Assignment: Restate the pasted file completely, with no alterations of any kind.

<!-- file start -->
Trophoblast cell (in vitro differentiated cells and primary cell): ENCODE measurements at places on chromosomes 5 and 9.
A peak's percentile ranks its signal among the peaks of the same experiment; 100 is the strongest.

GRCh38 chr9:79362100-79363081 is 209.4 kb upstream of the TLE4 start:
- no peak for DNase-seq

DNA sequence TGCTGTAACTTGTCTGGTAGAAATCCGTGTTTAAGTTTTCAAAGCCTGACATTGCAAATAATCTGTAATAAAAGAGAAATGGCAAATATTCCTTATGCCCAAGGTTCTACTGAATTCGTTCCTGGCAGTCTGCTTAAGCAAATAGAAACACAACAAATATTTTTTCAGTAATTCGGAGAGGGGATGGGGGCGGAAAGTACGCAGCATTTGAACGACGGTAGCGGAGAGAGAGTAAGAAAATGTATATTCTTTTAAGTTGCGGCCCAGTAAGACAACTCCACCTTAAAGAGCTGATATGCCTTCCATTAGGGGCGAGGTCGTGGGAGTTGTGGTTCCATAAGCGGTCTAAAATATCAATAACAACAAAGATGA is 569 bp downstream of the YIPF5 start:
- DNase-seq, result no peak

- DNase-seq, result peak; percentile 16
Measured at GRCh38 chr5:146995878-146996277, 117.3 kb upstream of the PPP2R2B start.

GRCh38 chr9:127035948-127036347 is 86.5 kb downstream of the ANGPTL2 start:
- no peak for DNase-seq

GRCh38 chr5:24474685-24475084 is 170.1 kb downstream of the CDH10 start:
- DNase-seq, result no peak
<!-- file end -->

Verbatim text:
Trophoblast cell (in vitro differentiated cells and primary cell): ENCODE measurements at places on chromosomes 5 and 9.
A peak's percentile ranks its signal among the peaks of the same experiment; 100 is the strongest.

GRCh38 chr9:79362100-79363081 is 209.4 kb upstream of the TLE4 start:
- no peak for DNase-seq

DNA sequence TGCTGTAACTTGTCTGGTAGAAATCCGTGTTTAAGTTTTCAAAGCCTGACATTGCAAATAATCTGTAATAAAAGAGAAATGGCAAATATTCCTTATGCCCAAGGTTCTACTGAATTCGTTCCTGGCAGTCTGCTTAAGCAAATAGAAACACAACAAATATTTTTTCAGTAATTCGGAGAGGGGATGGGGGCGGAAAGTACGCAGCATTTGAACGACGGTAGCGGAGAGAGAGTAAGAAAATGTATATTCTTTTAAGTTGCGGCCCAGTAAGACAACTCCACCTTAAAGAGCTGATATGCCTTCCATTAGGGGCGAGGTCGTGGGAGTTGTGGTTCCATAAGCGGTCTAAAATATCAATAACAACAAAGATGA is 569 bp downstream of the YIPF5 start:
- DNase-seq, result no peak

- DNase-seq, result peak; percentile 16
Measured at GRCh38 chr5:146995878-146996277, 117.3 kb upstream of the PPP2R2B start.

GRCh38 chr9:127035948-127036347 is 86.5 kb downstream of the ANGPTL2 start:
- no peak for DNase-seq

GRCh38 chr5:24474685-24475084 is 170.1 kb downstream of the CDH10 start:
- DNase-seq, result no peak